imperfections of the MSS. which he consulted when constructing his Diaphragmáta ? Both positions answer his description ; for the first crowns one of the offshoots of Pendle Hill, and the second lies on a high mound at the foot of one of the slopes of Boulsworth, which is certainly the highest hill in that part of the Pennine chain which bounds Lancashire on the east. On the whole I prefer to make Ad Alpes Peninos = Portfield ; and if this postulate be granted, we may then interpret the seventh Iter as follows:

Portus Sistuntiorum Mouth of the Wyre.
Rerigonium Ribchester.
Ad Alpes Peninos = Gallunio Portfield.
Calunio Colne.
Alicana Ilkley.
Isurium = Aldborough.
Eboracum = York.


The several distances between the stations must now be modified so as to include the two which we have placed between Ribchester and Ilkley; when this is done we have the complete Iter as it probably existed in the time of the Romans.

A Portu Sistuntiorum Eboracum usque, sic :

M. P.

XXIII ... Ribchester.
Ad Alpes Peninos

VIII .. ... Portfield, Whalley.

Castercliffe, Colne.

... XV..... .Ilkley.

XVIII ... Aldborough.
Eboraco........... XVI ......York.


From the mouth of the Wyre to Ribchester, along the line of the road, the distance is about that given above when the mille passus is taken = 5,000 feet. Portfield is eight such miles from Ribchester; thence to Castercliffe is ten miles, and this station is again about fifteen Roman miles from Ilkley. These distances are sufficiently accurate for identification. The variations in the numerals are not greater than those which might easily arise from errors of transcription ; and the undoubted remains of the stations along the Iter, afford additional evidence of the general trustworthiness of the Anonymous Ravennas and the Diaphragmůta of Richard. It is also worthy of remark that in the map, which Bertram asserts he copied from the original, the commencement of the seventh Iter is placed a little lower than the estuary of the Lune. This will bring us to the mouth of the Wyre, where I have placed the Portus.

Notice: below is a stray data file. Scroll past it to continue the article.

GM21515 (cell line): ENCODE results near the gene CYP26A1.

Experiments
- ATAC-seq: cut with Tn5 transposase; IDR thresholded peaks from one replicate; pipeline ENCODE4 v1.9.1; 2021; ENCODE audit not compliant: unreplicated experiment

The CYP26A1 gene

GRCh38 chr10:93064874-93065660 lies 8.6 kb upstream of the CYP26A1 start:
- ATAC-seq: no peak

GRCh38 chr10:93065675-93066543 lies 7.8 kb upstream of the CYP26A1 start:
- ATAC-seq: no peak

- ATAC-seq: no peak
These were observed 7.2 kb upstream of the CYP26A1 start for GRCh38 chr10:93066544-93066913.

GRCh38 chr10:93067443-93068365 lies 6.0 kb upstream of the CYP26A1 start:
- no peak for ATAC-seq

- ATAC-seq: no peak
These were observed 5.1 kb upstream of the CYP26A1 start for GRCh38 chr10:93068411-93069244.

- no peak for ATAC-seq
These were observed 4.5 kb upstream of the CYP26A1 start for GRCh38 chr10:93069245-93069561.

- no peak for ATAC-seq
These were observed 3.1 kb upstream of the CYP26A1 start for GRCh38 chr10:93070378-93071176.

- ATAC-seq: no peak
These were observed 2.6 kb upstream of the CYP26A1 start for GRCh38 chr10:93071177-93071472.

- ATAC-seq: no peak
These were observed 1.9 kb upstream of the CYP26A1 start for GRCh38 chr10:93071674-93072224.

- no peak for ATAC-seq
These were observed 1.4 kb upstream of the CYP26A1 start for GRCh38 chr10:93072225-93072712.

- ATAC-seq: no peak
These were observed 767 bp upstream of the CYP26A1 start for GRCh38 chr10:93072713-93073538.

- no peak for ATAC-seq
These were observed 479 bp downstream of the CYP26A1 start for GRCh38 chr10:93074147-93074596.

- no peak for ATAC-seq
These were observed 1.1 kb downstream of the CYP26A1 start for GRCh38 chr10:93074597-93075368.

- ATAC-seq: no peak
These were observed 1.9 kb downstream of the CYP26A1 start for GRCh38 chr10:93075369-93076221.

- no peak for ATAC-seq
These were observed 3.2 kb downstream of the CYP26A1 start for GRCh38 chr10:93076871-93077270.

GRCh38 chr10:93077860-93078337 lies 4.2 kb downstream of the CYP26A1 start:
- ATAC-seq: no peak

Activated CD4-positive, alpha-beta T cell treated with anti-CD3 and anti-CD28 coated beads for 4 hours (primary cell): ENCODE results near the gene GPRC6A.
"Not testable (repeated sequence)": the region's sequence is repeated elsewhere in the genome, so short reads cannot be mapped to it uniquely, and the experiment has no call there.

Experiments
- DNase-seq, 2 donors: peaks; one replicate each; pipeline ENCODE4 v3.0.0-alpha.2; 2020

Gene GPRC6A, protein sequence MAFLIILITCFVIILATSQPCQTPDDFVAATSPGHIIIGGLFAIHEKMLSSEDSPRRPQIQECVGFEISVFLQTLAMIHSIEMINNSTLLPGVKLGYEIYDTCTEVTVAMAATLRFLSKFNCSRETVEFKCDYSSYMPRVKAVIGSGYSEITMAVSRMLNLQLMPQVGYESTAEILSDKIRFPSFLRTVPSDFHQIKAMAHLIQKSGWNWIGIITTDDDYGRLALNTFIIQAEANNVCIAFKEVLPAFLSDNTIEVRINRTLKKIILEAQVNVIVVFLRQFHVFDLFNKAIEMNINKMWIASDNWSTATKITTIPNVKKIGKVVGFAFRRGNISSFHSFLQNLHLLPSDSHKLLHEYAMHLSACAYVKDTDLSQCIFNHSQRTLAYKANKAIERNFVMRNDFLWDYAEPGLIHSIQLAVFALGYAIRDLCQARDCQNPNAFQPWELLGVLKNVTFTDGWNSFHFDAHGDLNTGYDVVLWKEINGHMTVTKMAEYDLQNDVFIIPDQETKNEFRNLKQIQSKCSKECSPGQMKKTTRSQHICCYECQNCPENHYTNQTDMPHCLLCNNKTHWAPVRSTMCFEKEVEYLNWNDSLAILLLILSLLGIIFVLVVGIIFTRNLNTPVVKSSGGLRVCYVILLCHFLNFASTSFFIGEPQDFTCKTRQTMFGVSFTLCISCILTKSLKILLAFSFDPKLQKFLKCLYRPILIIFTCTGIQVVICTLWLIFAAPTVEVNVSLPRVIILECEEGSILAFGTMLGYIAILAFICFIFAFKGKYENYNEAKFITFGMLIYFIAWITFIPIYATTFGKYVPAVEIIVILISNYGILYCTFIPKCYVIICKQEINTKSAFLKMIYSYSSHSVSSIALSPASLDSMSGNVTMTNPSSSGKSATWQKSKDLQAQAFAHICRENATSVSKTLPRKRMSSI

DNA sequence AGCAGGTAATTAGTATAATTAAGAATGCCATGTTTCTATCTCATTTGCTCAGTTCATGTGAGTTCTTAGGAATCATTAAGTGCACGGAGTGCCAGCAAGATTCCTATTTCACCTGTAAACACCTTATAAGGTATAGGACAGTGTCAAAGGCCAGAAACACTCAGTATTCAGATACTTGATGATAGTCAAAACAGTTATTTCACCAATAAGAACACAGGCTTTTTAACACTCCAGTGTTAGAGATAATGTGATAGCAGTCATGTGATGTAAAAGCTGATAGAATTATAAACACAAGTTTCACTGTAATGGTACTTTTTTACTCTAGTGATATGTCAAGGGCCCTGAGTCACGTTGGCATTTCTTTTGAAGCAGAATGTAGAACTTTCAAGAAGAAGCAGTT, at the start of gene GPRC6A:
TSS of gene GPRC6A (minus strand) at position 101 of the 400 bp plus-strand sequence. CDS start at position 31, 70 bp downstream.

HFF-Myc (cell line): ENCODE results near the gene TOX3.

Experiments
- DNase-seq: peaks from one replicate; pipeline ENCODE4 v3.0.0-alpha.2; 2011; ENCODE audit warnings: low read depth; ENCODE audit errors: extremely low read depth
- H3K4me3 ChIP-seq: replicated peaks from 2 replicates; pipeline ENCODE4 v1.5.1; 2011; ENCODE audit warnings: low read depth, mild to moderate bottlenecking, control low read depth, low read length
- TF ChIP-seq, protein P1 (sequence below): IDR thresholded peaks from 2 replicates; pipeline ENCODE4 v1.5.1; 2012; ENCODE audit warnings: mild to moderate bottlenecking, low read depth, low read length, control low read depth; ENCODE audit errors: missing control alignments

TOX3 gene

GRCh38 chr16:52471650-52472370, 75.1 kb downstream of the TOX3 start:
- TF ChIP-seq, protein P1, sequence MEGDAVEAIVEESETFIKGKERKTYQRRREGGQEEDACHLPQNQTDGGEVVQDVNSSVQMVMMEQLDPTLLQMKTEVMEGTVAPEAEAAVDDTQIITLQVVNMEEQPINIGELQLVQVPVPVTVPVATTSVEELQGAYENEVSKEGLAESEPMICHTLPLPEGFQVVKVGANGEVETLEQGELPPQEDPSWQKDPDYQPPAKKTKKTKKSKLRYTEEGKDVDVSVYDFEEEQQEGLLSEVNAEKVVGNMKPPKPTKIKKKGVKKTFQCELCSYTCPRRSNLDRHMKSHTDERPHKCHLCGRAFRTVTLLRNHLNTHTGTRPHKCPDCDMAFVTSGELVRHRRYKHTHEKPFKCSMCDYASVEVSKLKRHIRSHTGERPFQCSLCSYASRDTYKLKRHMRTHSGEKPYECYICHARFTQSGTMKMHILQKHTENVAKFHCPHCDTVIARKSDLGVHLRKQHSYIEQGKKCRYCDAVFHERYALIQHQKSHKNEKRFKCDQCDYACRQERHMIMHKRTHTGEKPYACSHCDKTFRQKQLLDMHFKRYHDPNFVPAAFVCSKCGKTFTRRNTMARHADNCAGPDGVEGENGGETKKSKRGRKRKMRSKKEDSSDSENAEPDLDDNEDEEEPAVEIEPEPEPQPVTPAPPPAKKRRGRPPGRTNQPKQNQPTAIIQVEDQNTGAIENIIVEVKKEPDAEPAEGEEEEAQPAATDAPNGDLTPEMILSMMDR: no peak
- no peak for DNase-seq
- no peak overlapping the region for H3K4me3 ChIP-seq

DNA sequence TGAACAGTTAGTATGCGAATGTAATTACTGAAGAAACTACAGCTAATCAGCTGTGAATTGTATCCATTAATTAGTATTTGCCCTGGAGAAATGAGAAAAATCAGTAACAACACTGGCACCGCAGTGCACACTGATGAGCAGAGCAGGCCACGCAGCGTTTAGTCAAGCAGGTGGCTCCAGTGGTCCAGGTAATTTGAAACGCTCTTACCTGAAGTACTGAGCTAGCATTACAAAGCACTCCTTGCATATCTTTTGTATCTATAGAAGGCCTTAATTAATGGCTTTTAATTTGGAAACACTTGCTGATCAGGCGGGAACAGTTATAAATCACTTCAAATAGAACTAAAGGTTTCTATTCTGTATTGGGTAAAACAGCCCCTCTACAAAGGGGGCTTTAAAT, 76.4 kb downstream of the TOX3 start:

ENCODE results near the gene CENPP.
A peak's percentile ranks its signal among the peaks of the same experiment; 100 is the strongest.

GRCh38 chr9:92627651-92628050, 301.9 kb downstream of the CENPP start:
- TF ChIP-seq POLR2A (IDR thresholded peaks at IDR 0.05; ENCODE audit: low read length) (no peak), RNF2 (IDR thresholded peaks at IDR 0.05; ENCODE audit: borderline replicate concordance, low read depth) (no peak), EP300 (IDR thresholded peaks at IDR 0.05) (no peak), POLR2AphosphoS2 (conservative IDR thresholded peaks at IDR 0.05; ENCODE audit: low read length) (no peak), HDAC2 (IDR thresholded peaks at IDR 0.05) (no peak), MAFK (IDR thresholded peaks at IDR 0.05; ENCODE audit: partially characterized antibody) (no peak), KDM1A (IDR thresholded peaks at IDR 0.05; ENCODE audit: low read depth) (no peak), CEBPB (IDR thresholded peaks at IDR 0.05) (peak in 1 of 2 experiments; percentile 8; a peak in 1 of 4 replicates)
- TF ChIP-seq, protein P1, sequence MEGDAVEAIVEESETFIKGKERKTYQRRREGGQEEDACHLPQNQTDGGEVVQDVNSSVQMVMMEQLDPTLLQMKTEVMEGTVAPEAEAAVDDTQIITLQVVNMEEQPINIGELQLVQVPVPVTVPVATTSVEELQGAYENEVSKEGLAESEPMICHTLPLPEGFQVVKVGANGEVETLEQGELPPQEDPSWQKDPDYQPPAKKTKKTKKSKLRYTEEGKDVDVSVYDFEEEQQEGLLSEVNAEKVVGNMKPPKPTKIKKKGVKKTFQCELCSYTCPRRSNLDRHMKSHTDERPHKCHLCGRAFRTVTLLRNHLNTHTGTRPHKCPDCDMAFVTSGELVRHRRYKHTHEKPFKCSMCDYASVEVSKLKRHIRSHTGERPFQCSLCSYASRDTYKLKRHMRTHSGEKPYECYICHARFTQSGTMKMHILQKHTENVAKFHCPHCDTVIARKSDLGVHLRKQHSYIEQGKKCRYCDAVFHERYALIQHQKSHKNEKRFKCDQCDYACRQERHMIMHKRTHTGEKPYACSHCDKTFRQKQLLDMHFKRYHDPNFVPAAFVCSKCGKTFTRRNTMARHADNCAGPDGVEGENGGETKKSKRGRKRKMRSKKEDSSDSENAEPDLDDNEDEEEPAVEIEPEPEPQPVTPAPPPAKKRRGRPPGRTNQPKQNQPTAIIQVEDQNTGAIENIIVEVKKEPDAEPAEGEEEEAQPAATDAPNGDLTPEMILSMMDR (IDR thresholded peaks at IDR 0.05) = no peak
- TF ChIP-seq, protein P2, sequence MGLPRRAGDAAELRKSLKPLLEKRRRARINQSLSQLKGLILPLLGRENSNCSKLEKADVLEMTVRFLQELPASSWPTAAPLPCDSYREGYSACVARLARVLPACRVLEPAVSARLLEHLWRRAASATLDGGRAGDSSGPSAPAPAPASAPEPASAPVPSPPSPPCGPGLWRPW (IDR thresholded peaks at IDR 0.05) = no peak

Rerigonium is the next station on the road, as it ought to be, but it is placed too far to the west, or too near the port. Coccium is situated on the banks of the Belisama the Ribble, a little to the south of the junction of the seventh Iter with the tenth, or that from Carlisle through Lancaster towards Manchester and the south; and this is certainly the correct position of the new station at Walton-le-Dale.

The same Iter is represented in the map as crossing the Alpes Penina Montes between Rerigonium and Alicana, but no stations are marked as situated near these mountains. This is sufficiently accurate geography; for the omissions are only similar in kind to those in our modern atlases, where the less important towns are frequently omitted. The compiler of the Iter might easily forget the Roman names of Portfield and Colne ; and yet remember that they were

Peninos," and that one of them was only eight miles to the east of the principal station on that line of road. From all that has been advanced, I conclude that Portfield has stronger claims than Broughton in Craven to be considered the station intended by Richard. It is situated at the proper distanco from Rerigonium --it is near the hills laid down in the map as crossed by the road—and the corrections of the numerals do less violence to the original than any other with which I am acquainted. The corrected Iter, therefore, appears to me to have a high degree of probability in its favour; and in its present state I beg to offer it to this Society, and for the consideration of those who may hereafter interest themselves in the Roman Topography of East Lancashire.

Ad Alpes